static to dynamic conversion makes it clear what do we want to do. When we
work in the inner-most loop, no `PyObject`

or virtual function
table should be there. The explicitness will help us add ad hoc optimization
or debug for difficult performance issues.

We will use an example to show one way to explicitly separate the static and dynamic behaviors. The model problem is to define the operations of the spatially discretized grid and the elements.

### Class Templates for General Behaviors¶

There should be general code and information for all of the grids, and they are kept in some class templates. The C++ compiler knows when to put the code and information in proper places.

1 2 3 4 5 6 7 8 9 10 11 12 13 14 15 16 17 18 19 20 21 22 | ```
/**
* Spatial table basic information. Any table-based data store for spatial
* data should inherit this class template.
*/
template <size_t ND>
class SpaceBase
{
public:
static constexpr const size_t NDIM = ND;
using serial_type = uint32_t;
using real_type = double;
};
/**
* Base class template for structured grid.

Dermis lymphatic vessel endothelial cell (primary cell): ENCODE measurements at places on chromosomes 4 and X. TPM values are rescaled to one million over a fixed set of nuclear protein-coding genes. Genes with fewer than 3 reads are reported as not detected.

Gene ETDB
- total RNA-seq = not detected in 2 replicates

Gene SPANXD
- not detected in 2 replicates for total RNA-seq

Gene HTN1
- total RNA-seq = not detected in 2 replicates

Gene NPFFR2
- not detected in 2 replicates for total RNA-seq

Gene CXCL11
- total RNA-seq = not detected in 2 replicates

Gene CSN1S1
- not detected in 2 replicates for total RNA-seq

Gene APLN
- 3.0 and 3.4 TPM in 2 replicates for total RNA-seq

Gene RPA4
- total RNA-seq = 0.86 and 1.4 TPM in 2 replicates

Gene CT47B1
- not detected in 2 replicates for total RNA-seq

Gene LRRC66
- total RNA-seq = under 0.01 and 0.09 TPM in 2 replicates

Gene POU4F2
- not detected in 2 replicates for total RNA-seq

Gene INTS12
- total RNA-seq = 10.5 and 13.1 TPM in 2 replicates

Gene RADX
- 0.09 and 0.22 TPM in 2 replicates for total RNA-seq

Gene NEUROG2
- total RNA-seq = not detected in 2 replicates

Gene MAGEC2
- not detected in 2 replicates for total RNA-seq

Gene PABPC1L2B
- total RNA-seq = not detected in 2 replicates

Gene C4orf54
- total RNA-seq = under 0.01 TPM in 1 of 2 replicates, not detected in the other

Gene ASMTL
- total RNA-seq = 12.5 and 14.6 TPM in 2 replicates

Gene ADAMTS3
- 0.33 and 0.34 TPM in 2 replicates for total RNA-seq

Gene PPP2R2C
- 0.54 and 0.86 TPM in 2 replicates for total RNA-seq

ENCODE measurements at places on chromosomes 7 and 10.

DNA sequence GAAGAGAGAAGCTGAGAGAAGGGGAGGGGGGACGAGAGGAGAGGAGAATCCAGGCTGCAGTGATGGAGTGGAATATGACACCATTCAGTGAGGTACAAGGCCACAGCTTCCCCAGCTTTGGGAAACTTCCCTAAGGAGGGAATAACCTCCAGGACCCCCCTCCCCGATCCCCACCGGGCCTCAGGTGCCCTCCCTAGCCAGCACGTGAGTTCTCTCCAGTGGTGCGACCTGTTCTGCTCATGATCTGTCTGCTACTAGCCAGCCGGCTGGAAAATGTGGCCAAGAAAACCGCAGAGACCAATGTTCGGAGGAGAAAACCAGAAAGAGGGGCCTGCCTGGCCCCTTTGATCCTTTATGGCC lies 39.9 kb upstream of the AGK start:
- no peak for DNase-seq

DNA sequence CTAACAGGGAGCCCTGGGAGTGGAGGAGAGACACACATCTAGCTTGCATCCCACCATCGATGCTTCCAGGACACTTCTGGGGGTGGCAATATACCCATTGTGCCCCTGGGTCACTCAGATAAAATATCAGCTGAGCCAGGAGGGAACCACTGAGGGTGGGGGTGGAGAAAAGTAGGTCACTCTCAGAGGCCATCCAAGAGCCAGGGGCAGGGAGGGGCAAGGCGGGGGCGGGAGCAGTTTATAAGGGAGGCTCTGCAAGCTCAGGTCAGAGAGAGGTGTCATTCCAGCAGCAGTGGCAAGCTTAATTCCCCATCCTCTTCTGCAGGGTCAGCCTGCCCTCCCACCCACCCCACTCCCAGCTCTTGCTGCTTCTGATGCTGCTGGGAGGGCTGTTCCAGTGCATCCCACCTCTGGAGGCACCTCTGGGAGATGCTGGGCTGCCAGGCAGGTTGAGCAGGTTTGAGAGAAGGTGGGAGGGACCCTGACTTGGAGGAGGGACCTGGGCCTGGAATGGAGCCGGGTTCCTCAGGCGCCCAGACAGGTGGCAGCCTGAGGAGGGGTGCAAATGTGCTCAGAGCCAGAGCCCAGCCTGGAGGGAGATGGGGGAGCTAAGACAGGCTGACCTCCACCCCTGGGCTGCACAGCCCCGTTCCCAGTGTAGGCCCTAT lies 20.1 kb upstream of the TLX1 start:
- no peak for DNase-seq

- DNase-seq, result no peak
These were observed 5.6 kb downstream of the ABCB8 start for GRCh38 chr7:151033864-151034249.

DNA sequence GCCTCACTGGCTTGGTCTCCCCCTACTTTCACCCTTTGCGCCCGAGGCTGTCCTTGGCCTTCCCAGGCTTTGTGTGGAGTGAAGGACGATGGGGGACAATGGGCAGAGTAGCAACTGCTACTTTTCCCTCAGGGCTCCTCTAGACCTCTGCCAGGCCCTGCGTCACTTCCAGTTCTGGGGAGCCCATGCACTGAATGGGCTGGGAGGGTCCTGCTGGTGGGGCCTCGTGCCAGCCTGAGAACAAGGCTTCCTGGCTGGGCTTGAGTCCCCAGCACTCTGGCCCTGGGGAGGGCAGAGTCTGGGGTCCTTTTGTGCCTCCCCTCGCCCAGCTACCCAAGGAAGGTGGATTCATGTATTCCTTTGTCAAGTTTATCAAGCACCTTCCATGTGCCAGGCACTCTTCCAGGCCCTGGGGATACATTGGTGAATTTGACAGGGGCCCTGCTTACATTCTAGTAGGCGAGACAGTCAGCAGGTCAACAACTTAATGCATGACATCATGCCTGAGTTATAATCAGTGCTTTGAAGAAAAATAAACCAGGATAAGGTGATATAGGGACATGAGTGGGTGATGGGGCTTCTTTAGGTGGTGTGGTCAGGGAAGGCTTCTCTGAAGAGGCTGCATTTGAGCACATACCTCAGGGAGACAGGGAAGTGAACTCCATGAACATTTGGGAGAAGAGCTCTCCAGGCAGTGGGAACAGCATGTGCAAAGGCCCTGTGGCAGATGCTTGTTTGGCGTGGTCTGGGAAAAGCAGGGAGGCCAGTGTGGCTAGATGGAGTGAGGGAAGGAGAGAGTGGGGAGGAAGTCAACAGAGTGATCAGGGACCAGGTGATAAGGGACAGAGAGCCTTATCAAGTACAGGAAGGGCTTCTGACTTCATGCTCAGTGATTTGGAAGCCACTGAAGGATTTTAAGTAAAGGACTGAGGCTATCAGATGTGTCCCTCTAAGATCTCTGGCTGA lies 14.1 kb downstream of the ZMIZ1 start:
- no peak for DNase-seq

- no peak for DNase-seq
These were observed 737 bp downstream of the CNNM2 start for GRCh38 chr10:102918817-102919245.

*/
template <dim_t ND>
class StaticGridBase
: public SpaceBase<ND>
{
// Code that is general to the grid of any dimension.
};
``` |

### Classes for Specific Behaviors¶

There may be different behaviors for each of the dimension, and we may use a class to house the code and data.

1 2 3 4 5 6 7 8 9 10 11 12 13 14 | ```
class StaticGrid1d
: public StaticGridBase<1>
{
};
class StaticGrid2d
: public StaticGridBase<2>
{
};
class StaticGrid3d
: public StaticGridBase<3>
{
};
``` |

### Dynamic Behaviors in Interpreter¶

Everything in Python needs to be dynamic, and we can absorb it in the wrapping layer.

1 2 3 4 5 6 7 8 9 10 11 12 13 14 15 16 17 18 19 20 21 22 23 24 25 | ```
/*
* WrapStaticGridBase has the pybind11 wrapping code.
*/
class WrapStaticGrid1d
: public WrapStaticGridBase< WrapStaticGrid1d, StaticGrid1d >
{
};
class WrapStaticGrid2d
: public WrapStaticGridBase< WrapStaticGrid2d, StaticGrid2d >
{
};
class WrapStaticGrid3d
: public WrapStaticGridBase< WrapStaticGrid3d, StaticGrid3d >
{
};
PYBIND11_MODULE(_modmesh, mod)
{
WrapStaticGrid1d::commit(mod);
WrapStaticGrid2d::commit(mod);
WrapStaticGrid3d::commit(mod);
}
``` |

### How pybind11 Translates¶

We rely on pybind11 for doing the translate behind the wrappers.

Here we take a look at the code of a older version 2.4.3 to understand what is
happening behind the scenes. pybind11 uses the class
`pybind11::cppfunction`

to wrap everything that is callable in C++
to be a callable in Python (see line 56 in pybind11.h):

1 2 3 4 5 6 7 8 9 10 11 12 13 14 15 16 17 18 19 20 21 22 23 24 25 26 27 28 29 30 31 32 33 34 35 36 | ```
/// Wraps an arbitrary C++ function/method/lambda function/.. into a callable Python object
class cpp_function : public function {
public:
cpp_function() { }
cpp_function(std::nullptr_t) { }
/// Construct a cpp_function from a vanilla function pointer
template <typename Return, typename... Args, typename... Extra>